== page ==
That sounds exactly like what I need. Thanks for providing the link. Only problem is they make it for Total, but not Aurora. I guess I’ll have to upgrade.

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  6. Jeremy Hall Appraisals - Colorado Jeremy Hall Appraisals - Colorado says:

    Good article, but disagree with the premise. It’s the aggressive parties who play the market that set the stage for the rest. Silent partner LLC, foreign investors, flippers and floppers and everything in between, including lending rate manipulation, which is a sellers game. They pump or dump the price, and that’s the wave the rest of the market follows. Then you’ve got external pressures which alter the effective market valuation rates and purchasing power, through income analysis. A subsidised person can quite often pay more than an unsibisided one. As the HUD rental price scales are tied to area median incomes, as incomes go up, so does rent, so does subsidies, so does purchasing power, so does area rental costs from little individual section 8 voucher homes to major corporate entities who run multiple section 8 or subsidised projects. Subsidy happens on multiple levels, and hence we get purchase value misalignment, market to market, quite often based on the populace demographic and the ratios of subsidies. Home price hardly has anything to do with actual cost anymore, especially considering the restrictions to market entry for a guy who just wants to build his own home. Enter the PUD’s, a control mechanism which promotes larger building projects. Then cost comes into play because the entire new home construction market rides those mv and income waves as well. They calculate affordability, and make sure they’re at least the same or more expensive than the rental markets. Cost figures rise yearly. And it all revolves around inflation, rate control, and the effective value of the dollar. External influence drives the appraisal valuation points. I’m just the analyst who reviews current market data to make sure the purchase agreement is aligned with existing market trends. But somehow the appraiser is blamed for rising markets when they utilize existing data points as proof. How does it go again? Oh yes; in a normal open market scenario with buyers and sellers acting prudently? What is prudent? Who defines that? Not the appraiser, that’s for sure. We have such a limited participation in the bigger picture of lending, that focus on the appraisal as the culprit of rising market trends is completely illogical. We apply the process of checks and balances to individual market deals, not the larger market. The larger market is controlled by the Fed, whom controls the value of the dollar, the rate, the purchasing power of buyers, and hence, the price. If you show me data misrepresentation, quality misrepresentation, extremely out of range contract offerings, etc, I’ll catch that for you and make sure you’re protected. Put me into an appraisal scenario with constant market over valuation trends, and there is not a dang thing I can do about it except to report that such trends are ongoing. Lenders make the lending decisions. I just look at the data.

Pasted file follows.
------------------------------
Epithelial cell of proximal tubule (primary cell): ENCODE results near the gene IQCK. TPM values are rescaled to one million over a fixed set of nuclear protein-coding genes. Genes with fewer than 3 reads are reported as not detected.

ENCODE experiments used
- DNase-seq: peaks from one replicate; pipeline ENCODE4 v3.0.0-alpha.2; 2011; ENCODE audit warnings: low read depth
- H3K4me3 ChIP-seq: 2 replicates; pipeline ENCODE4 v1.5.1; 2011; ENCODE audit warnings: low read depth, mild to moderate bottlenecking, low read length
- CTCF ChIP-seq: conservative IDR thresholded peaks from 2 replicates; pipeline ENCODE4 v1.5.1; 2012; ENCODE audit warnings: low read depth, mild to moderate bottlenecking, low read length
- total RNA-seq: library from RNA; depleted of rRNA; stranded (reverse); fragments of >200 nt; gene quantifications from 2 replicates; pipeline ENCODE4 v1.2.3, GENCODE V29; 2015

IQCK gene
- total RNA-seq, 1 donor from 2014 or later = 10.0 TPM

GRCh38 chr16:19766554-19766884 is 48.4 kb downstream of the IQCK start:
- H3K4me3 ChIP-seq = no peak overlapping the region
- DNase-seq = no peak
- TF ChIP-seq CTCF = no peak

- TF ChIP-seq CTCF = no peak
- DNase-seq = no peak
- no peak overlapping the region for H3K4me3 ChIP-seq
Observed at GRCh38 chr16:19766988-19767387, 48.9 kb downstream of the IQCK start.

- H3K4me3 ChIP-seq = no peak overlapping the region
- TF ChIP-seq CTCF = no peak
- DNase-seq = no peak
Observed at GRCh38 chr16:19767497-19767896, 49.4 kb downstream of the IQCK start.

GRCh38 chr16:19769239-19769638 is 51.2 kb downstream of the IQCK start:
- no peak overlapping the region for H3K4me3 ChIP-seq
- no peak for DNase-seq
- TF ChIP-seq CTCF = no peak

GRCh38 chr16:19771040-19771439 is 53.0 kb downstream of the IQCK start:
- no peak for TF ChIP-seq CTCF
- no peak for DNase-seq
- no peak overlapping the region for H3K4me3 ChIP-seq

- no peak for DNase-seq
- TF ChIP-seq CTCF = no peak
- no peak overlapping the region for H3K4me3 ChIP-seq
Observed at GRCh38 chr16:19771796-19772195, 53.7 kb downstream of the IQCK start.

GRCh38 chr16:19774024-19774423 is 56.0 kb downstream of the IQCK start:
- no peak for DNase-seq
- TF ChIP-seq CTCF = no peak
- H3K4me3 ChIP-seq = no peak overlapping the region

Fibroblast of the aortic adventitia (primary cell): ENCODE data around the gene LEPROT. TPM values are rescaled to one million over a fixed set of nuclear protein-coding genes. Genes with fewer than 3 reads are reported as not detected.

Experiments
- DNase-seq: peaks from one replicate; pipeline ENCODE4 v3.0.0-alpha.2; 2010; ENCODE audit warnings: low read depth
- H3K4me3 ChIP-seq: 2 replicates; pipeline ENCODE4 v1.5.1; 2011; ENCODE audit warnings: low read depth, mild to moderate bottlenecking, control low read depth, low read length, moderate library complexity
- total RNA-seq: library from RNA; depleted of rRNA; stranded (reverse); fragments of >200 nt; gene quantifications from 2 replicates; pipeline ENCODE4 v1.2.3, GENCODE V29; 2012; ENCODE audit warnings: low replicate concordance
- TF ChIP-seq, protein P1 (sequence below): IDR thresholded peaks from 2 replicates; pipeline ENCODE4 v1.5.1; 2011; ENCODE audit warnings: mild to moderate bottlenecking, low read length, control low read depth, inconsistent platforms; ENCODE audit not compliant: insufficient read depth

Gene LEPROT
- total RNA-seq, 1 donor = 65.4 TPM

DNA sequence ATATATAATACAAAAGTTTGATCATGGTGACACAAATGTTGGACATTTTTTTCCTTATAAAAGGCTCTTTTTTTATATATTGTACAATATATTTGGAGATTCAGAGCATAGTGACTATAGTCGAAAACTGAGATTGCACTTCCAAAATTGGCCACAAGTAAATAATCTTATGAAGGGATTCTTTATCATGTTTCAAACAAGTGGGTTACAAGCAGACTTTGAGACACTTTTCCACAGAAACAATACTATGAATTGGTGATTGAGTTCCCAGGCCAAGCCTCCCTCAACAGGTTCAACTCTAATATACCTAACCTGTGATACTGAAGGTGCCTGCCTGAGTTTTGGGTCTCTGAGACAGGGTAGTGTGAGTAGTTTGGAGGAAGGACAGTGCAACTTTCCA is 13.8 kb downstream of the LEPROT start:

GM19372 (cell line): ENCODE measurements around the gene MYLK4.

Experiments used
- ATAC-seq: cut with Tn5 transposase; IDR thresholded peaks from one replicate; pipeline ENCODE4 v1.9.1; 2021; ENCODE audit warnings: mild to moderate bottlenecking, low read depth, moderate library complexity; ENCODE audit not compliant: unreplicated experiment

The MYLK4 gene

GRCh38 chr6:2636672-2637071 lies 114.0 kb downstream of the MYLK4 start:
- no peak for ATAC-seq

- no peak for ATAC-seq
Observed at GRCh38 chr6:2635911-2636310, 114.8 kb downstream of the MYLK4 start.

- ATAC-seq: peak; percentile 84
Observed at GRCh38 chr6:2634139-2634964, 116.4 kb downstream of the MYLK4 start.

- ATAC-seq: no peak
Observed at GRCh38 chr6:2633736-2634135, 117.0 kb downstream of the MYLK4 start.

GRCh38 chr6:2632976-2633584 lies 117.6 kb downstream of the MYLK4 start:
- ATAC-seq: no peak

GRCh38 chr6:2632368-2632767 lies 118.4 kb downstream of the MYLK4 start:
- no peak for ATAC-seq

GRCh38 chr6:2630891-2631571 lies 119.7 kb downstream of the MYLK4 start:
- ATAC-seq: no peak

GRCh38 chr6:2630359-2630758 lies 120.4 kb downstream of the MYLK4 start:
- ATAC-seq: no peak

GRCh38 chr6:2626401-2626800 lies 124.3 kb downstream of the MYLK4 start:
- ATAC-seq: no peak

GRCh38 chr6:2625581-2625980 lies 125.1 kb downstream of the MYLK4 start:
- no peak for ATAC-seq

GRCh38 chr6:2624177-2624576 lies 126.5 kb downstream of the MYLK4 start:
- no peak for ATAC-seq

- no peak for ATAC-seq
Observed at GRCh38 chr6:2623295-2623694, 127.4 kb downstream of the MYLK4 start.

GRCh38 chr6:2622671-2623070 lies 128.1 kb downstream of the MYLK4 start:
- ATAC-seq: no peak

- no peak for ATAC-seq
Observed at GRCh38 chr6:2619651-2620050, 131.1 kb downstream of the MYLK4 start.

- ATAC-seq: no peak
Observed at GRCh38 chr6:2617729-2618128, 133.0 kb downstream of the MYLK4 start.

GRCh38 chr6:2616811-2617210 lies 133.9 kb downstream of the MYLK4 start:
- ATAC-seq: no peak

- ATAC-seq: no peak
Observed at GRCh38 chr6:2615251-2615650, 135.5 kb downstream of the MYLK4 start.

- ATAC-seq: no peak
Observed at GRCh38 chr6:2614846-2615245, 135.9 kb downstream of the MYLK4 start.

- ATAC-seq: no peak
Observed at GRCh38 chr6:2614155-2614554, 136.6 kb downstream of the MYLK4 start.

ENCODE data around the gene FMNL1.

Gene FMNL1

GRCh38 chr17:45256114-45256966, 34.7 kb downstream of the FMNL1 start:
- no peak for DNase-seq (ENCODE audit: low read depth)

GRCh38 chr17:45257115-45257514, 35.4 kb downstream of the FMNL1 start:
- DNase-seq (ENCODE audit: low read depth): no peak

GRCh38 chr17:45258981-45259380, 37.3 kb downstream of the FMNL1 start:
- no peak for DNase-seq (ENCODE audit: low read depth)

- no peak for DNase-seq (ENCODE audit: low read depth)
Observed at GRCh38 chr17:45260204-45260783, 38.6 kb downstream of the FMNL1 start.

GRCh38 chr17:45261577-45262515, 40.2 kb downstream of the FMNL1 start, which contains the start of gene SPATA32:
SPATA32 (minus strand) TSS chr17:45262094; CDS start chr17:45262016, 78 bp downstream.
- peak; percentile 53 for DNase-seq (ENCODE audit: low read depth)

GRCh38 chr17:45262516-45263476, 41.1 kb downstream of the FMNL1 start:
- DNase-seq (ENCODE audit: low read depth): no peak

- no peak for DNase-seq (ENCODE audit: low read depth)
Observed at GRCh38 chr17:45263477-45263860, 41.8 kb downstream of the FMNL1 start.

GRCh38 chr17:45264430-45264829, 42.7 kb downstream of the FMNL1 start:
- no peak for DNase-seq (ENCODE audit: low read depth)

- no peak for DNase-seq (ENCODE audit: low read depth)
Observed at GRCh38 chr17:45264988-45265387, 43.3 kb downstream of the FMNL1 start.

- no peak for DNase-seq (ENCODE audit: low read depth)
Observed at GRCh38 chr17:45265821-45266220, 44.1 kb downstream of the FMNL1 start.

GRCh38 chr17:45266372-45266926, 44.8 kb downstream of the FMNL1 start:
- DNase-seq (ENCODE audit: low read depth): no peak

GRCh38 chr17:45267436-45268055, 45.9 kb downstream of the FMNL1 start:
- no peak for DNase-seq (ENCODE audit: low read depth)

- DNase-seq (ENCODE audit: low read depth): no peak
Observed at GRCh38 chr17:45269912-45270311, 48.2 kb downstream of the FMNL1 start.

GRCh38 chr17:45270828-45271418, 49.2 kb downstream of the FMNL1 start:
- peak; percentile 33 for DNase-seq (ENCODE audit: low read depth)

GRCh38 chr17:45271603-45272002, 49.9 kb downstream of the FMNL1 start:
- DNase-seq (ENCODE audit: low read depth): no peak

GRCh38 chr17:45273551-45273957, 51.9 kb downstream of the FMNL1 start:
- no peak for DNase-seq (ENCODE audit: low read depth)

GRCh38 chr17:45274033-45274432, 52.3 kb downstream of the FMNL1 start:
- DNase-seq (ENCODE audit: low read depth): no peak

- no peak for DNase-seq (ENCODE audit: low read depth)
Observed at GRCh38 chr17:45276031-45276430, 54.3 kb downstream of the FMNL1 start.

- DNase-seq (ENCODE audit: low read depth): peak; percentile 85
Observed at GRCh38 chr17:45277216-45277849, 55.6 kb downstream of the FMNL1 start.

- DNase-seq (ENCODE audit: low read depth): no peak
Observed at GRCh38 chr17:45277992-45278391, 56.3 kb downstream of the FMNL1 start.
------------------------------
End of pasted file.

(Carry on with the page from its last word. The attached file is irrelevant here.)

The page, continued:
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  7. Jeremy Hall Appraisals - Colorado Jeremy Hall Appraisals - Colorado says:

    There is always something wrong with the appraisal, if the lenders risk factors don’t add up they way they would like. But as I don’t create risk, I cannot control risk. The thing about over regulation is that an appraiser can’t win. Sometimes I say; I wish I was good enough to do the job correctly. Well of course I am, but that is sarcasm which illustrates the illogical emphasis on the appraisal as the ultimate safegaurd for lending viability. If lenders were not backed by taxpayers funds, and the FED which controls the rate not a private institution ran by those very same lenders, well, you know how the story goes.